Telling stories: postmodernism and the invalidation of traditional narrative
Michael Roemer's groundbreaking work argues that every story, be it ancient myth or documentary film, is completed before we read or watch it. He explores why a society like ours - predicated on free will - is addicted to tales that neither we, nor the heroes, can control. Roemer argues that, contrary to both formalist and postmodern aesthetic theories, traditional stories do not create order out of chaos but challenge our order with chaos, undermining the structures we have built to protect ourselves. He finds that stories are both radical and conservative, invalidating our freedom while centering on heroes or heroines who are obliged to act alone; their adventures remove them from the sheltering community. Moreover, their attempt to escape the plot is mandated by the plot itself. Predicated on contradiction, ambiguity, and uncertainty, stories affirm what they deny - just as society both affirms and denies our existence as individuals.
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The Preclusive Form of Narrative
Stories Connect Us
Fictive Figures Must Think They Are Free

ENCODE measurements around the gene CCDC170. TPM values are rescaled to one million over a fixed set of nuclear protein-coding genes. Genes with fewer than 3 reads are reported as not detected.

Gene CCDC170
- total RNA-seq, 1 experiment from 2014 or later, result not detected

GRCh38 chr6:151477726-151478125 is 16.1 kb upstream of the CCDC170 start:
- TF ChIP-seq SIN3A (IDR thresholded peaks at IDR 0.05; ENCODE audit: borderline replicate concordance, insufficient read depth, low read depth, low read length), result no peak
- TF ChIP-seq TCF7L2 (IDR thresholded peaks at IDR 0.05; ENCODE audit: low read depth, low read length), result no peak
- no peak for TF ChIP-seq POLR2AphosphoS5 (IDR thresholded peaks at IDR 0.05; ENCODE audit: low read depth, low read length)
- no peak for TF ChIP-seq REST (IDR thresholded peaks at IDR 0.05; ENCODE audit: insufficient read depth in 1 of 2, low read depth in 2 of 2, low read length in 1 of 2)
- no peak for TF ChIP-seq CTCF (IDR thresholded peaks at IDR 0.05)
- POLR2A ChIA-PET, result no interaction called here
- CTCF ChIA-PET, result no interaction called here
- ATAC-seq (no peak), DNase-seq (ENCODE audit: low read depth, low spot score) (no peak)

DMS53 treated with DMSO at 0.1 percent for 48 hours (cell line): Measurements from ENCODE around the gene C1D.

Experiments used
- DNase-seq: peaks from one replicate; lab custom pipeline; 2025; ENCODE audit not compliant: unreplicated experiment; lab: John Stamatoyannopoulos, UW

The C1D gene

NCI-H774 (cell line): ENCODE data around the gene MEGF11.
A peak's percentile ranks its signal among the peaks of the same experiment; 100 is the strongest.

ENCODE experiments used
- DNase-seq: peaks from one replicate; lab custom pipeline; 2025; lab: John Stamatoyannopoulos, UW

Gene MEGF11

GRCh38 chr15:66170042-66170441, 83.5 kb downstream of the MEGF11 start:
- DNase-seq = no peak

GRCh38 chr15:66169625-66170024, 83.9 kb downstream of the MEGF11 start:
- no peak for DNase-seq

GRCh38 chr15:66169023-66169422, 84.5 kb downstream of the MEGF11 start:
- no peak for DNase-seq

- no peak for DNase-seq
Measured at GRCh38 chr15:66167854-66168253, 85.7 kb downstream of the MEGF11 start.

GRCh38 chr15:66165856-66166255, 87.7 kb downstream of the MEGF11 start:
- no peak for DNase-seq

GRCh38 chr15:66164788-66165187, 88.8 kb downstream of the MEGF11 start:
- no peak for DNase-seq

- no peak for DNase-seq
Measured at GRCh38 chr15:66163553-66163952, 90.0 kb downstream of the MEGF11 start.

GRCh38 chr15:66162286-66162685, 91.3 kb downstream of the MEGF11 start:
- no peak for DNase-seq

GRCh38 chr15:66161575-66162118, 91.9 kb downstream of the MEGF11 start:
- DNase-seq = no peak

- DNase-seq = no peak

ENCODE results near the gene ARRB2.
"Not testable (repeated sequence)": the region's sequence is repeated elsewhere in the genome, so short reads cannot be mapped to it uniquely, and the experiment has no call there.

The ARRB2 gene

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action Adorno aesthetic appears artist artwork audience aware Barthes become believe Bleak House called cited Claude Levi-Strauss clearly comedy consciousness contemporary contradictions critical culture death deconstruction Derrida Dickens E. M. Forster evil existence experience fate feel fiction fictive figure forces formalists freedom Friedrich Friedrich Nietzsche G. W. F. Hegel gods Goethe Heidegger helpless Henry James hero human Ibid Ibsen identity individual Jung Karl Schlechta Levi-Strauss lives longer Marx meaning melodrama myth narrative nature Nietzsche novel object Oedipus Rex once ourselves past Perhaps Peter Brooks philosophy physical play plot Positivism Positivist postmodern predictable reality realm relationship render ritual Roland Barthes role sacred safe arena says sense Sigmund Freud situation social society story's storyteller structures tell theory things tion traditional story tragedy tragic trans truth uncertainty unconscious undermine University Press Verlag Walter Benjamin Werner Heisenberg York